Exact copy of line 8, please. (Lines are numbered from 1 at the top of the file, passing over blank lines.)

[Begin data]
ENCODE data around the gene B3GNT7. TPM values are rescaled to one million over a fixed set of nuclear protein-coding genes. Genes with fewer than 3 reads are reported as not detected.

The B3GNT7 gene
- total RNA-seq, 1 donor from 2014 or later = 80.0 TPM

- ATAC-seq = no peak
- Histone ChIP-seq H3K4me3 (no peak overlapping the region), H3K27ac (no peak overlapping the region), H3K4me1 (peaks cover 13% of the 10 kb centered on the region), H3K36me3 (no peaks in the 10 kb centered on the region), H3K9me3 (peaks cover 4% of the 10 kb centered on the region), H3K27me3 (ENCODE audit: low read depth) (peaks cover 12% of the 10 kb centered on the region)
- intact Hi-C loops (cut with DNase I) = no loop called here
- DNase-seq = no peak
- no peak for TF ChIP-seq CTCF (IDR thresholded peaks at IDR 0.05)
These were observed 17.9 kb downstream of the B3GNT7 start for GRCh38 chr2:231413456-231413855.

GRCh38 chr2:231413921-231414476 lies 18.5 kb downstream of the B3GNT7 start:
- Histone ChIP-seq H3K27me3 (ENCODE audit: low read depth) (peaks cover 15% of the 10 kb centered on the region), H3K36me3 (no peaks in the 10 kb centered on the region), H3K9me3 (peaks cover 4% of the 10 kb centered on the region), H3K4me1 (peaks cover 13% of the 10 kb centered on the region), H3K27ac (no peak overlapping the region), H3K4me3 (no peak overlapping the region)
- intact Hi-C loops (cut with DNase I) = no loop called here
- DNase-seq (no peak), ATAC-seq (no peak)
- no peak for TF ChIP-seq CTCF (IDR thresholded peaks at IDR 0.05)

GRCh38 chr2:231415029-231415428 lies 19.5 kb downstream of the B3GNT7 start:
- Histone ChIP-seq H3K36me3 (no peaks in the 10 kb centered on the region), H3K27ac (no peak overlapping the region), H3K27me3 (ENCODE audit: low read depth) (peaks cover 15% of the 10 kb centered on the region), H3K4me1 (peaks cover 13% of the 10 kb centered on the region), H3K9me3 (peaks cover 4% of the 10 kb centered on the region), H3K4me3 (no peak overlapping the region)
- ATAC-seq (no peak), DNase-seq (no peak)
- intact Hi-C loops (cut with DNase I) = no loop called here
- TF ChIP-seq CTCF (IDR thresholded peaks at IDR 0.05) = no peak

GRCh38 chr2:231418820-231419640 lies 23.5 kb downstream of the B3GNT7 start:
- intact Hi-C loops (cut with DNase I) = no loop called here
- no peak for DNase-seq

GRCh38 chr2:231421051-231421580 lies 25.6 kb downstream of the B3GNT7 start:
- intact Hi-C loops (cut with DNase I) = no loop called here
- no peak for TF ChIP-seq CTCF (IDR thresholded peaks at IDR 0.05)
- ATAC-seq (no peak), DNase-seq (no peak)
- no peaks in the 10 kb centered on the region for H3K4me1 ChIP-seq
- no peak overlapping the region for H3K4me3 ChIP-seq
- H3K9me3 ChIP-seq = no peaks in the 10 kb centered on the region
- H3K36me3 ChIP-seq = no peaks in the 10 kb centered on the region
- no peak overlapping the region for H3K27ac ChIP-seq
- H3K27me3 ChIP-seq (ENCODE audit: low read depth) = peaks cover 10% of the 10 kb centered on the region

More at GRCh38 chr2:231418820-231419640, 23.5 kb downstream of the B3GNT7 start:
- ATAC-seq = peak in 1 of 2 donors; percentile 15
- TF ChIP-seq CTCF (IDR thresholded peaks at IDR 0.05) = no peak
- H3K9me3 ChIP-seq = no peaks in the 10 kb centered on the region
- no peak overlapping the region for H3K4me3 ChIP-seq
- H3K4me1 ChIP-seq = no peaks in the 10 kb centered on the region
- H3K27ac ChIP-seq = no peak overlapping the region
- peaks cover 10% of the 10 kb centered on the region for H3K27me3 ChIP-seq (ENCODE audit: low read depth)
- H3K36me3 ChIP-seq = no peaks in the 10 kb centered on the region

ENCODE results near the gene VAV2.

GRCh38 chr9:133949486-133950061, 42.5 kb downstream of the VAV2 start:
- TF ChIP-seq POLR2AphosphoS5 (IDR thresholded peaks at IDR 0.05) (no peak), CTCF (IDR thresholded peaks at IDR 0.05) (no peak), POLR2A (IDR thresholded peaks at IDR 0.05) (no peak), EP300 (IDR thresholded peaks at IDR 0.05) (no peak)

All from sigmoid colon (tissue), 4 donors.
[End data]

- no peak for TF ChIP-seq CTCF (IDR thresholded peaks at IDR 0.05)